selecting a routing network

alkamaljualkamalju Registered Users Posts: 6 ■□□□□□□□□□
I have around 20 router to carry NMS data to NMS server. I am trying to select a routing protocol.

Static route and RIP is out of my consideration.

Now, i am wondering which one is better EIGRP/OSPF.

Characteristics of my network:

1. Router's will be placed in a ring.

2. There are mixed interfaces. eg. E1, Ethernet, Fiber.

3. All my router's are 2611 with IOS 12.3.

Thanks.

Comments

  • mikka1984mikka1984 Member Posts: 33 ■■□□□□□□□□
    Do you have a pic of the topology?
  • PsychoFinPsychoFin Member Posts: 280
    Since all the routers are Cisco, why not just use EIGRP? ;)
  • networker050184networker050184 Mod Posts: 11,962 Mod
    I'd go with OSPF. Never know when you might have to work another vendor in there.
    An expert is a man who has made all the mistakes which can be made.
  • APAAPA Member Posts: 959
    alkamalju wrote: »

    Characteristics of my network:

    1. Router's will be placed in a ring.

    2. There are mixed interfaces. eg. E1, Ethernet, Fiber.

    3. All my router's are 2611 with IOS 12.3.

    Thanks.

    1. No mesh? If no, why just a ring? Port density issues?

    2. Shouldn´t be a problem with mixed interfaces - you´ĺl want to make sure that all mediums involved can support the protocol that you want to run....

    3. Check Cisco´s website to validate that the IOS you have supports the protocols you want to run.... OSPF and EIGRP are in the majority of IOS versions anyway....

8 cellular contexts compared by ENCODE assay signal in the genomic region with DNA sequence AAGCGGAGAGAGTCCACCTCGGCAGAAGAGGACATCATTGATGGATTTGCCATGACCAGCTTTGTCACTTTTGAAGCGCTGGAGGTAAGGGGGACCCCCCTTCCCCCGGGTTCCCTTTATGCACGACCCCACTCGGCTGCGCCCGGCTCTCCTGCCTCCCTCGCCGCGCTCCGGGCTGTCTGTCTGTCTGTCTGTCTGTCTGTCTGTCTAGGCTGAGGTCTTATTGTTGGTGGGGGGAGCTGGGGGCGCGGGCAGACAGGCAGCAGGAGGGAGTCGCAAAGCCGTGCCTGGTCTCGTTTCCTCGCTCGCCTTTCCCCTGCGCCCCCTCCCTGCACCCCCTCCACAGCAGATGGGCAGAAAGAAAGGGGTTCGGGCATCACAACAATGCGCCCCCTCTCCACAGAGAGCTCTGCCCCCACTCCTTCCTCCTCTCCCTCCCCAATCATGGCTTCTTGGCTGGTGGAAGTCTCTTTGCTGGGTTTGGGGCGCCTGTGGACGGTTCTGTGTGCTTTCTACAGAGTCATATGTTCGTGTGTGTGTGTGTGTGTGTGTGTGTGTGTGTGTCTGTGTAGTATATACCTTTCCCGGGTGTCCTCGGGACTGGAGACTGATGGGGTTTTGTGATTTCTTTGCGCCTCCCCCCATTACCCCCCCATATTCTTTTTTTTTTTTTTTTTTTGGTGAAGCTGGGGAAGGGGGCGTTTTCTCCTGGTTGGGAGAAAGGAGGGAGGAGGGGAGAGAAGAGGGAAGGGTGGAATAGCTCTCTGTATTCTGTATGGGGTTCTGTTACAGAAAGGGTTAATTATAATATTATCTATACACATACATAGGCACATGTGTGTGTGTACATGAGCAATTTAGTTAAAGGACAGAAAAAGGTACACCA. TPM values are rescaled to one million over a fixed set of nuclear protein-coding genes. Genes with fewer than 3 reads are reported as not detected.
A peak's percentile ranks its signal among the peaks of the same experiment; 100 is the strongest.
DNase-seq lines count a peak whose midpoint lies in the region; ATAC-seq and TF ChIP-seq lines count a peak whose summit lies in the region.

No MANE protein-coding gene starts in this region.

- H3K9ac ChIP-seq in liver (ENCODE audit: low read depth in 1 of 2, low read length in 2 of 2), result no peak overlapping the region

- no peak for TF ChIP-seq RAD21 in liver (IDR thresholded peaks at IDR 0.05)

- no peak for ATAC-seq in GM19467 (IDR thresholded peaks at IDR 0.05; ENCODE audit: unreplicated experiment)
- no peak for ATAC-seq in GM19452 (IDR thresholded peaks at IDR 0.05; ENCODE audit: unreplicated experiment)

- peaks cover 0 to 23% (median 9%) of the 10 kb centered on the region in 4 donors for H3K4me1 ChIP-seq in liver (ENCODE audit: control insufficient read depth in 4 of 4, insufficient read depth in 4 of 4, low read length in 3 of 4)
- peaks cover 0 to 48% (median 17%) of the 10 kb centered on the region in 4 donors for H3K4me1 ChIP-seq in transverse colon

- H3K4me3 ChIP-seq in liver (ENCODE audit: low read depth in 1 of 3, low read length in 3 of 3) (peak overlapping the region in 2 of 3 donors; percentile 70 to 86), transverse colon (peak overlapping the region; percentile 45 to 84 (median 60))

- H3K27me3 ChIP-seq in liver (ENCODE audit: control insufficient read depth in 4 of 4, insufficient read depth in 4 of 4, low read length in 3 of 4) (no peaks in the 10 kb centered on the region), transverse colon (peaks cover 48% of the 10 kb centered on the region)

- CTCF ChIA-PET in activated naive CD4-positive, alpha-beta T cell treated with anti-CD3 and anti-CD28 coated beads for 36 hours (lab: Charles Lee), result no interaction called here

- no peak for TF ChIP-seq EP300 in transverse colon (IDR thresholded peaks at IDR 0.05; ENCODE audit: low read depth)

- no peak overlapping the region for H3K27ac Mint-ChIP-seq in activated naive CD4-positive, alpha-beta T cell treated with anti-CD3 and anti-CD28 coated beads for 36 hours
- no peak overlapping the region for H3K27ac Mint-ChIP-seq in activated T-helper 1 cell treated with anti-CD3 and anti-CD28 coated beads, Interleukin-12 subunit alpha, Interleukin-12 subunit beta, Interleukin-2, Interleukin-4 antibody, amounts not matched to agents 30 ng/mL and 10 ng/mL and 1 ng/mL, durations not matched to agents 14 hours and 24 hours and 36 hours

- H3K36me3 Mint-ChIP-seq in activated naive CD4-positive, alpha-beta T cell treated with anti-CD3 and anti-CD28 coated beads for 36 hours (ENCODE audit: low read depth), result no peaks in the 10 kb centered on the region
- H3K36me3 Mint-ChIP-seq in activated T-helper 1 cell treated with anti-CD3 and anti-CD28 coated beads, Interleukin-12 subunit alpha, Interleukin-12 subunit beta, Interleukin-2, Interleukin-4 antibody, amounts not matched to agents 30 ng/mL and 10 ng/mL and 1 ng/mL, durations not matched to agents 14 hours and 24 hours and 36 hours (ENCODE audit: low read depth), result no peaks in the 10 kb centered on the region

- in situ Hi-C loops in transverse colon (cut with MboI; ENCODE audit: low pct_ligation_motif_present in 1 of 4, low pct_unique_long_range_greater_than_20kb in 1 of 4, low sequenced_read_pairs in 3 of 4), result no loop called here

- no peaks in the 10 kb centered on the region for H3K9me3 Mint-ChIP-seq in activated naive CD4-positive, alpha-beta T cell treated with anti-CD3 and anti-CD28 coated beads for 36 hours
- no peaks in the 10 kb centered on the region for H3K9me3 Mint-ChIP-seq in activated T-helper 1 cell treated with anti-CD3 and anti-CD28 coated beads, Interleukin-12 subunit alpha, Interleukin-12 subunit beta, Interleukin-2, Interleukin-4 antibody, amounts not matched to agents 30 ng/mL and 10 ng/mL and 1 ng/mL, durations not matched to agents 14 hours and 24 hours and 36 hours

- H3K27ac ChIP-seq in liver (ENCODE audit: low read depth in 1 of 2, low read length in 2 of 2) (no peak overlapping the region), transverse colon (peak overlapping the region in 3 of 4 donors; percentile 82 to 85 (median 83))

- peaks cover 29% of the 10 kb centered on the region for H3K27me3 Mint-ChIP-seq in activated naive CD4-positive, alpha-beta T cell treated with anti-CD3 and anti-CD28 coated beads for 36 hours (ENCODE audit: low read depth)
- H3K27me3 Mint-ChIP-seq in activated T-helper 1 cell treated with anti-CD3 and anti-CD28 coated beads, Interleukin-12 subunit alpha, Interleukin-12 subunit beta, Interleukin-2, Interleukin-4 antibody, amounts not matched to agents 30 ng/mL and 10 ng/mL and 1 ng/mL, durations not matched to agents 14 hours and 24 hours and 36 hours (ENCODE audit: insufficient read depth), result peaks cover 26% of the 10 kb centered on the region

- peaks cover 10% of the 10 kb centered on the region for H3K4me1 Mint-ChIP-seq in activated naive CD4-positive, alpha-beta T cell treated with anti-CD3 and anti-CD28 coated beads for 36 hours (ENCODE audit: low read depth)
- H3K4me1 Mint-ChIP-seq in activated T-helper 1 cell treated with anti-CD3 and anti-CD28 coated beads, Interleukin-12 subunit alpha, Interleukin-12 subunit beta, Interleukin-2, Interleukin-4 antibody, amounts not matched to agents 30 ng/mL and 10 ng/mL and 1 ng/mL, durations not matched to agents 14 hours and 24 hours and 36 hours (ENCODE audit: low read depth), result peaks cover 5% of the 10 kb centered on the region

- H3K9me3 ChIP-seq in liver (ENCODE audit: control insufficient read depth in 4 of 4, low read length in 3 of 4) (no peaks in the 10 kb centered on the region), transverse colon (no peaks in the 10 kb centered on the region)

+1 for OSPF like networker said..... you can always manually set the OSPF cost for your circuits if you don´t want to use auto-cost reference bandwidth.... I personally like to set my costs based on RTT between the circuits.

    I doubt 2611s have support for 10Gbps interfaces.... or 1Gbps interfaces...... so I´m assuming you have FastEthernet or just standard Ethernet ports available to you.

    CCNA | CCNA:Security | CCNP | CCIP
    JNCIA:JUNOS | JNCIA:EX | JNCIS:ENT | JNCIS:SEC
    JNCIS:SP | JNCIP:SP
  • Forsaken_GAForsaken_GA Member Posts: 4,024
    I'd go with OSPF. Never know when you might have to work another vendor in there.

    I'd agree entirely with this. If there is any indication that the network will need to expand to possibly accommodate other roles and services, then you're better off going with a protocol that has interoperability between vendors. As sacrilegious as it may be to say it out loud, Cisco doesn't always provide the best solution.
  • APAAPA Member Posts: 959
    Cisco doesn't always provide the best solution.

    +1

    I try to enforce this with pure Cisco engineers all the time......networking is not based on one vendor! :)

    CCNA | CCNA:Security | CCNP | CCIP
    JNCIA:JUNOS | JNCIA:EX | JNCIS:ENT | JNCIS:SEC
    JNCIS:SP | JNCIP:SP
  • chrisonechrisone Senior Member Member Posts: 2,198 ■■■■■■■■■□
    You can always go the EIGRP route, then create an OSPF AS when merging companies and redistribute between EIGRP and OSPF, until you have a good plan to migrate the new comer to EIGRP. It is just as easy to run two protocols/AS on a router for this scenario.

    However this is more of a scenario when you already "have" the network in place and you are looking for a remediation solution.

    In your case since you are starting off from scratch i would recommend a few things.

    1. Proper IP scheme and management
    2. Summarization
    3. OSPF - if you are comfortable configuring it.
    4. EIGRP - much easier protocol to configure.

    5. IPSEC/GRE tunnels - I always find it that when you need to link up with a partner company (non-merging/non-acquisitions) you usually run IPSEC/VPN tunnels to do this. You can run GRE over this if you want to run a protocol or you can keep it static, your choice.
    Certs: CISSP, OSCP, CRTP, eCTHPv2, eCPPT, eCIR, LFCS, CEH, AZ-900, VHL:Advanced+, Retired Cisco CCNP/SP/DP